Frontier Techniques for Measuring and Estimating Airport Efficiency : An Empirical Review with Practical Guidelines for Analysis and Future Research
Lee, Boon L. & Worthington, Andrew C. (2013) Frontier Techniques for Measuring and Estimating Airport Efficiency : An Empirical Review with Practical Guidelines for Analysis and Future Research. In Zajac, Michal & Nowaczek, Roman (Eds.) Airports and the Automative Industry : Security Issuues, Economic Efficiency and Environmental Impact. Nova Science Publishers, Inc., pp. 1-32.
Administrators only | Request a copy from author
Airport efficiency is important because it has a direct impact on customer safety and satisfaction and therefore the financial performance and sustainability of airports, airlines, and affiliated service providers. This is especially so in a world characterized by an increasing volume of both domestic and international air travel, price and other forms of competition between rival airports, airport hubs and airlines, and rapid and sometimes unexpected changes in airline routes and carriers. It also reflects expansion in the number of airports handling regional, national, and international traffic and the growth of complementary airport facilities including industrial, commercial, and retail premises. This has fostered a steadily increasing volume of research aimed at modeling and providing best-practice measures and estimates of airport efficiency using mathematical and econometric frontiers. The purpose of this chapter is to review these various methods as they apply to airports throughout the world. Apart from discussing the strengths and weaknesses of the different approaches and their key findings, the paper also examines the steps faced by researchers as they move through the modeling process in defining airport inputs and outputs and the purported efficiency drivers. Accordingly, the chapter provides guidance to those conducting empirical research on airport efficiency and serves as an aid for aviation regulators and airport operators among others interpreting airport efficiency research outcomes.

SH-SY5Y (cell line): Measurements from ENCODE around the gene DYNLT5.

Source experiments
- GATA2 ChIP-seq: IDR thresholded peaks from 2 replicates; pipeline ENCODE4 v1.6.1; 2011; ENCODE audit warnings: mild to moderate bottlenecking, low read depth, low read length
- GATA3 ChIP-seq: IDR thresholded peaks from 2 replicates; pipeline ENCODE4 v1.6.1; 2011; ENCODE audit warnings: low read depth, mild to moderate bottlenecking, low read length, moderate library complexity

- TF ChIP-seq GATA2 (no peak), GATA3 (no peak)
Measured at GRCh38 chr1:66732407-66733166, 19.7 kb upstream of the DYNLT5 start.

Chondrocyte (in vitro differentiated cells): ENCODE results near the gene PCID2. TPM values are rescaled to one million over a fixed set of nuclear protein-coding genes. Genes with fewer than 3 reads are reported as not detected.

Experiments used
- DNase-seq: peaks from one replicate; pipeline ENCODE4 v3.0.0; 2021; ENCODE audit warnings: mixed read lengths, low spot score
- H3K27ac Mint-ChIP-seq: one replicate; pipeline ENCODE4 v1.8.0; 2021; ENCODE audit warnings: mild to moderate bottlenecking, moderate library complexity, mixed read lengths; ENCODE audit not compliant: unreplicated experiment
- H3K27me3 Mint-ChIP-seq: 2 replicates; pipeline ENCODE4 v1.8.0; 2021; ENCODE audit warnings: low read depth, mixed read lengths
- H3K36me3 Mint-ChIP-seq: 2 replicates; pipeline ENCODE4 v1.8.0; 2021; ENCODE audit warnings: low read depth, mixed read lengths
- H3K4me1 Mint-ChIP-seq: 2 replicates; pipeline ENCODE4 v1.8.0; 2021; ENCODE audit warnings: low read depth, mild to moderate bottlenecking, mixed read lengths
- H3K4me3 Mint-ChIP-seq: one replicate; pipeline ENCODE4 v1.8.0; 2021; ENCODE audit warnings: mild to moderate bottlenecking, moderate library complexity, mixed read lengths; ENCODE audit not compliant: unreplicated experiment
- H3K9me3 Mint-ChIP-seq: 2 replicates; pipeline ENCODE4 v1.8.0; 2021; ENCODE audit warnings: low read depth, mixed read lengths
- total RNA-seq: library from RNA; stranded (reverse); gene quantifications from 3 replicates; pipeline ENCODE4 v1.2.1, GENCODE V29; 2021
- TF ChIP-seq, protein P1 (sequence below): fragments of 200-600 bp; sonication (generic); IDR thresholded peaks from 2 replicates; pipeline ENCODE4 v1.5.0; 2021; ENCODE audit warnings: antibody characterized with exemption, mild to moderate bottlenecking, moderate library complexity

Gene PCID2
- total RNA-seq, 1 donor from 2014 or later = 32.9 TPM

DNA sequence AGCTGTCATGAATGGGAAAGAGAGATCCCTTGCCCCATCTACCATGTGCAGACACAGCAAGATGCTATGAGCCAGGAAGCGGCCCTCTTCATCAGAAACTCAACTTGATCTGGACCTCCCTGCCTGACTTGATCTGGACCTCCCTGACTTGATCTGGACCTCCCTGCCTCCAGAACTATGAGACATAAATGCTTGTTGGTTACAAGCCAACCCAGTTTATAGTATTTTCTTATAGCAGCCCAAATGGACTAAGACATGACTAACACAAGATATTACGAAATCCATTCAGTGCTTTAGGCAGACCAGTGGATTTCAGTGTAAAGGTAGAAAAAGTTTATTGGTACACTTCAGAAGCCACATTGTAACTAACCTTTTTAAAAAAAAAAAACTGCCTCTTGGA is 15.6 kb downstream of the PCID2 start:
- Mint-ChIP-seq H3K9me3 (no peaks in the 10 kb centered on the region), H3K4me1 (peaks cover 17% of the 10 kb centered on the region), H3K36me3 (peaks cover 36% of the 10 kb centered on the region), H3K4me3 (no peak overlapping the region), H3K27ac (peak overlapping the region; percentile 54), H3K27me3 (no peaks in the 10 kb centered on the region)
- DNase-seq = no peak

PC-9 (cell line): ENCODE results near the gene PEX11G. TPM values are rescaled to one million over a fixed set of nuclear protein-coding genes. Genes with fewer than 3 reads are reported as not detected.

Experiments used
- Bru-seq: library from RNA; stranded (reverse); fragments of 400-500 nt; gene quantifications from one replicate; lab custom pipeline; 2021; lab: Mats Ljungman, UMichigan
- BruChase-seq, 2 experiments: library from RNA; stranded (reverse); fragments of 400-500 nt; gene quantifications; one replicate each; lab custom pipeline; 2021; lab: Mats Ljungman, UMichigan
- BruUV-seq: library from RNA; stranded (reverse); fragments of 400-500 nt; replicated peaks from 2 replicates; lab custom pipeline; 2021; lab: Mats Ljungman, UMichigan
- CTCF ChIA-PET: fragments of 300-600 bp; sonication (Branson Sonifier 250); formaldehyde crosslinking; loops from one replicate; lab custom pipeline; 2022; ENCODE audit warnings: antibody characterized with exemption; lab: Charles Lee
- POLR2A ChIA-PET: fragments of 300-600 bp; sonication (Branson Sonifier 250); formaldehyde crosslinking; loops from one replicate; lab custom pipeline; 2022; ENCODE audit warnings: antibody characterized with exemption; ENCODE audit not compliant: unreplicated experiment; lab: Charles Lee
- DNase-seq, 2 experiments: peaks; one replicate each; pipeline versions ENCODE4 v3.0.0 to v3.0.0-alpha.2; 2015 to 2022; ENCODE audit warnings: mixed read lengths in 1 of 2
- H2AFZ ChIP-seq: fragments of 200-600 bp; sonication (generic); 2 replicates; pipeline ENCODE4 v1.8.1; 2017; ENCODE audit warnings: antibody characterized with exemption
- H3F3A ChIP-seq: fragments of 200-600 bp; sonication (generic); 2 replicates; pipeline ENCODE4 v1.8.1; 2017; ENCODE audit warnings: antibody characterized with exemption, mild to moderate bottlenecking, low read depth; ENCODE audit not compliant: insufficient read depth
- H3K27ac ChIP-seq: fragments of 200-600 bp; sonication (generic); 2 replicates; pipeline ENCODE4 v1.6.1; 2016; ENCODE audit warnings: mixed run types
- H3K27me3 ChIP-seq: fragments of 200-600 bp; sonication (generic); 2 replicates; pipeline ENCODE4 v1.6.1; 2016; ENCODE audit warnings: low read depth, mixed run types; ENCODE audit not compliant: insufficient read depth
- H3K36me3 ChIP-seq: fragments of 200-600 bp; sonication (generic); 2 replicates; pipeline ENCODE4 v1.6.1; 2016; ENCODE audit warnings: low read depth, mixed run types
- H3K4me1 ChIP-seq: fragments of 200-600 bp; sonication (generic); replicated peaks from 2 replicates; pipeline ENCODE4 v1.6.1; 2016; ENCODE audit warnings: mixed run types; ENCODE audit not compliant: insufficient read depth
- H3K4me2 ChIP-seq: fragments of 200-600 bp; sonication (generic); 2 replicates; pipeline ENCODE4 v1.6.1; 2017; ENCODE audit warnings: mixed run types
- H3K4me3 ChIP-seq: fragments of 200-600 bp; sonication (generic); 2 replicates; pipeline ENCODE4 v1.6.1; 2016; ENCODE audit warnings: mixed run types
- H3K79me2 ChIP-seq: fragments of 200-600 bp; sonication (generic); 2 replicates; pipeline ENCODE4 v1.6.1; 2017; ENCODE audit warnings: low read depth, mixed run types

Impact and interest:
Citation counts are sourced monthly from and citation databases.
These databases contain citations from different subsets of available publications and different time periods and thus the citation count from each is usually different. Some works are not in either database and no count is displayed. Scopus includes citations from articles published in 1996 onwards, and Web of Science® generally from 1980 onwards.
Citations counts from theindexing service can be viewed at the linked Google Scholar™ search.
|Item Type:||Book Chapter|
|Divisions:||Current > QUT Faculties and Divisions > QUT Business School
Current > Schools > School of Economics & Finance
|Copyright Owner:||Copyright 2013 Nova Science Publishers, Inc.|
|Deposited On:||07 Jan 2014 01:22|
|Last Modified:||14 Dec 2015 04:54|
Repository Staff Only: item control page